The sections of 152nd Ave NE that currently have bike lanes are green, red is the area in need, and blue is the SR-520 trail.

152nd Ave NE is a street in Redmond that links Microsoft’s Overlake campus with the Bel-Red area of Bellevue. The street is the central part of Overlake Village, a neighorhood and area undergoing significant urban redevelopment in the City of Redmond. East Link’s Overlake Village Station will also be located at the end of the street, right on the side of SR-520.

The street is divided in two main segments: one from the roundabout at NE 31st St to NE 24th St, and the other from NE 24th St to Northup Way (NE 20th St in that section). The 4-block section between 24th St and Northup Way has undergone a road diet as recently as 2013, and now it’s time for the other section to get one, too.

The part of the road between 24th St and 31st St uses an outdated design with four lanes (two in either direction) with no center turn lane or on-street bike lanes. What the street needs is a typical road diet, which will provide a center turn lane, bike lanes, and reduced speeds to make the street safer for all users.

Today, that section of 152nd Ave sees relatively little use with just 8,100 vehicles per day. In large part, this has to do with the lack of on-ramps or off-ramps from the street to SR-520. That traffic is well below the threshold for a road diet, which is about 16,000 vehicles per day, or almost twice times the volumes on 152nd Ave.

The road diet that 152nd Ave NE needs.

Many businesses call 152nd Ave home, and thus have driveways leading to the street. However, turning left across the street can be challenging and scary as there is no center turn lane yet two lanes of traffic to cross. With a road diet, a center turn lane would be provided, giving a better place for left-turning cars to wait, reducing traffic delays. There would also be only one lane of traffic to cross, which would improve safety.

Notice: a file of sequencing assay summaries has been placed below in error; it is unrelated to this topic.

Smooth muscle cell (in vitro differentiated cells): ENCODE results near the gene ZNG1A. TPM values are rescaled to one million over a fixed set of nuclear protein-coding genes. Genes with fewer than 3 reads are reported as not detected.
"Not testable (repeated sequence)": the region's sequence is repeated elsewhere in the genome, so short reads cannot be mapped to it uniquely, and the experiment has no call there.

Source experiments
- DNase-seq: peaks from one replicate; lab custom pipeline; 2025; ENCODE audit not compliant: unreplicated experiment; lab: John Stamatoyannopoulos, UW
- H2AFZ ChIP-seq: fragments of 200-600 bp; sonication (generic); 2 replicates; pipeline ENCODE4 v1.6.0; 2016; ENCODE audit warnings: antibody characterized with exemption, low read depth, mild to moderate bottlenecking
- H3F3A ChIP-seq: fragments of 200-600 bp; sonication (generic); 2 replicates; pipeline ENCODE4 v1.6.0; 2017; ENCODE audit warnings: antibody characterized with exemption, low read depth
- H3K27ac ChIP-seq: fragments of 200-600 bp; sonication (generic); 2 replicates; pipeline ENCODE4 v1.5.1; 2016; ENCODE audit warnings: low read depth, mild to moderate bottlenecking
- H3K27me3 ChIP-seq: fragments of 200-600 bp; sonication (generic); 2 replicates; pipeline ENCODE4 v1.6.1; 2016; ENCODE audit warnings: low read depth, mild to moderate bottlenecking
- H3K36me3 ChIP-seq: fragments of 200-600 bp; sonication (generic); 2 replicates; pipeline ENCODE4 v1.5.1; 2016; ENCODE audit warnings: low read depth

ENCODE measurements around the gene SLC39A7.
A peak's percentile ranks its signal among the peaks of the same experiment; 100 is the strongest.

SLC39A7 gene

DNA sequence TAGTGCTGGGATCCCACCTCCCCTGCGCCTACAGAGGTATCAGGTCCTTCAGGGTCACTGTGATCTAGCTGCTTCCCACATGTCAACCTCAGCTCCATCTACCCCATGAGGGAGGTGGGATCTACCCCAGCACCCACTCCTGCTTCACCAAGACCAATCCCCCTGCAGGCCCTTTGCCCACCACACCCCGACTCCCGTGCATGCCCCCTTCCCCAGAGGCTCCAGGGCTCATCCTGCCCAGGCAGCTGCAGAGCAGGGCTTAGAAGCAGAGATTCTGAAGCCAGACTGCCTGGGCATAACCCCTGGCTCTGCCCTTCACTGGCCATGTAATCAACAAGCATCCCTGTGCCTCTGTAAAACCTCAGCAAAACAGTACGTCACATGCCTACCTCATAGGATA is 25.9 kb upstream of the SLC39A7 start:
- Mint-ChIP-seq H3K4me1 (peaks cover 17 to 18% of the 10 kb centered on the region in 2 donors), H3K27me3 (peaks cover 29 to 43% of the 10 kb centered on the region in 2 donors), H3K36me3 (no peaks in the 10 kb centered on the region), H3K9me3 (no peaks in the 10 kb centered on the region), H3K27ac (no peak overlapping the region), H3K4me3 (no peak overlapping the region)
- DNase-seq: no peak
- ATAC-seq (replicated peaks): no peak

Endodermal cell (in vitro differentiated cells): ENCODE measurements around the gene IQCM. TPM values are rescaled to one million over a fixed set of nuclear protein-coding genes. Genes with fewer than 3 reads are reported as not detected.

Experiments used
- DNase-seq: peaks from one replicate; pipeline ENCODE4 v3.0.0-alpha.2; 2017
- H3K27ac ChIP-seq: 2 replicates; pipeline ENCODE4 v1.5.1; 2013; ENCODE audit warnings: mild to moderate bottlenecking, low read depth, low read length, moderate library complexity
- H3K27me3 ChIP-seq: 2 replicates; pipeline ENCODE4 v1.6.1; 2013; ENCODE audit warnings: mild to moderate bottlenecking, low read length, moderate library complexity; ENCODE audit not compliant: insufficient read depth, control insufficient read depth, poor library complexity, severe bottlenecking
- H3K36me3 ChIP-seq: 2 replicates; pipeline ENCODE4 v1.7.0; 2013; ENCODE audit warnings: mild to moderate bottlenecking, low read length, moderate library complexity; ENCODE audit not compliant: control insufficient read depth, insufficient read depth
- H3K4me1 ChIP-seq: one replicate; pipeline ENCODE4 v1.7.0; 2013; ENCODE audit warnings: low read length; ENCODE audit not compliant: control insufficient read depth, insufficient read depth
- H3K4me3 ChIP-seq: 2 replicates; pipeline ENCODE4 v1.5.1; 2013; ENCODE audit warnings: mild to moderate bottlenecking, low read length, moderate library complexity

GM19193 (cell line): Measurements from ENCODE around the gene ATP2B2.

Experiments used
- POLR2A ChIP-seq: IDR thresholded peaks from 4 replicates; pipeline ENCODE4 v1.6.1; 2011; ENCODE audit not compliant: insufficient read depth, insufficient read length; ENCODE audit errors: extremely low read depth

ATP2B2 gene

The road diet also gives an opportunity to add bike lanes to the street. With the SR-520 trail nearby, bike lanes on 152nd Ave will connect many local neighborhoods to the SR-520 trail, providing an easy connection to Microsoft’s campus, Downtown Redmond, and beyond. With bike lanes on the southern segment and near the roundabout, it also makes sense to link both to provide a network of bike facilities rather than discontinuous pieces of infrastructure here and there.

Won’t traffic get worse?

It won’t. Many similar projects in Seattle have yielded excellent results, keeping traffic flowing, and sometimes even allowing for more vehicular capacity. Safety has also increased on those streets due to fewer collisions and the reduction of speeding by significant amounts. 152nd Ave isn’t any different. A road diet will work.

What about growth?

With the ambitious Overlake Village plans in the works, it might seem a little bit risky to go for a road diet. However, when the Overlake Village project is complete, 152nd Ave will become much more of an access street than a thoroughfare. Naturally, this means that more turning movements will occur along this stretch of street, which bolsters the case for a center turn lane pockets. It should also be kept in mind that with the proximity to light rail, many residents and employees will choose to use it for other modes of transportation besides automobiles. Bike lanes will help people bicycle more safely on the streets, further increasing the modes of transportation available, and reducing the number or cars on the road.

A road diet will work wonders on 152nd Ave NE, and will help maximize the potential of Overlake Village and the light rail station. The City of Redmond now needs to step up and make it happen, like they did for the 20th St to 24th St segment.

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Article Author

Guy is a high school student in Bellevue with a strong desire to become an urban planner. Before moving to Bellevue, he grew up in the Paris metropolitan area where he fell in love with and learned from some of the best rail systems in Europe. Translating his experiences from abroad to Seattle, Guy is now passionate about improving this region's public transit (especially marine-based transportation) and cycling infrastructure. Aside from the technical side of things, Guy also enjoys photography and music.